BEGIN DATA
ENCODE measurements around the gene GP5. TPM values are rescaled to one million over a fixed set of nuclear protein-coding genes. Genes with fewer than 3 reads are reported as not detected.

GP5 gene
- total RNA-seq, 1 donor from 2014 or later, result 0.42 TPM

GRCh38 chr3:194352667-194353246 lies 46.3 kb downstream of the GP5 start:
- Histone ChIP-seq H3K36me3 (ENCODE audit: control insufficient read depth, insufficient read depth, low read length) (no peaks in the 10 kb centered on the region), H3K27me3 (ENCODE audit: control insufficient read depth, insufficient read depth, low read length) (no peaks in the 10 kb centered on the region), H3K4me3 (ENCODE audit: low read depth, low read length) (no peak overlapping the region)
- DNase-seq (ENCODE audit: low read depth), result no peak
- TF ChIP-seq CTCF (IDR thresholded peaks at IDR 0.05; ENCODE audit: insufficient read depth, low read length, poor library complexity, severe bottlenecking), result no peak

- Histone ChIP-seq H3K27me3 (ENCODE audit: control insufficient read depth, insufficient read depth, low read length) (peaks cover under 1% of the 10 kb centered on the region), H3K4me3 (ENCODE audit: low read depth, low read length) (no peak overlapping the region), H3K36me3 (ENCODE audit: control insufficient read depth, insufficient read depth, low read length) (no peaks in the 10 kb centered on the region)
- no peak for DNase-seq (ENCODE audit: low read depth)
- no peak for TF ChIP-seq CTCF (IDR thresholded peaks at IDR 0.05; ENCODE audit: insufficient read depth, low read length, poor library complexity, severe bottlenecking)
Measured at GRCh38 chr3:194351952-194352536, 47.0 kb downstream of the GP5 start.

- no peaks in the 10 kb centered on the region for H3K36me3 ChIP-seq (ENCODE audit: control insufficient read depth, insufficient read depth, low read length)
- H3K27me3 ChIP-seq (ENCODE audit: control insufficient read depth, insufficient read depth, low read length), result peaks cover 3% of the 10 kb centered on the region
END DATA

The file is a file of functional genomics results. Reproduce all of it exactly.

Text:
ENCODE measurements around the gene GP5. TPM values are rescaled to one million over a fixed set of nuclear protein-coding genes. Genes with fewer than 3 reads are reported as not detected.

GP5 gene
- total RNA-seq, 1 donor from 2014 or later, result 0.42 TPM

GRCh38 chr3:194352667-194353246 lies 46.3 kb downstream of the GP5 start:
- Histone ChIP-seq H3K36me3 (ENCODE audit: control insufficient read depth, insufficient read depth, low read length) (no peaks in the 10 kb centered on the region), H3K27me3 (ENCODE audit: control insufficient read depth, insufficient read depth, low read length) (no peaks in the 10 kb centered on the region), H3K4me3 (ENCODE audit: low read depth, low read length) (no peak overlapping the region)
- DNase-seq (ENCODE audit: low read depth), result no peak
- TF ChIP-seq CTCF (IDR thresholded peaks at IDR 0.05; ENCODE audit: insufficient read depth, low read length, poor library complexity, severe bottlenecking), result no peak

- Histone ChIP-seq H3K27me3 (ENCODE audit: control insufficient read depth, insufficient read depth, low read length) (peaks cover under 1% of the 10 kb centered on the region), H3K4me3 (ENCODE audit: low read depth, low read length) (no peak overlapping the region), H3K36me3 (ENCODE audit: control insufficient read depth, insufficient read depth, low read length) (no peaks in the 10 kb centered on the region)
- no peak for DNase-seq (ENCODE audit: low read depth)
- no peak for TF ChIP-seq CTCF (IDR thresholded peaks at IDR 0.05; ENCODE audit: insufficient read depth, low read length, poor library complexity, severe bottlenecking)
Measured at GRCh38 chr3:194351952-194352536, 47.0 kb downstream of the GP5 start.

- no peaks in the 10 kb centered on the region for H3K36me3 ChIP-seq (ENCODE audit: control insufficient read depth, insufficient read depth, low read length)
- H3K27me3 ChIP-seq (ENCODE audit: control insufficient read depth, insufficient read depth, low read length), result peaks cover 3% of the 10 kb centered on the region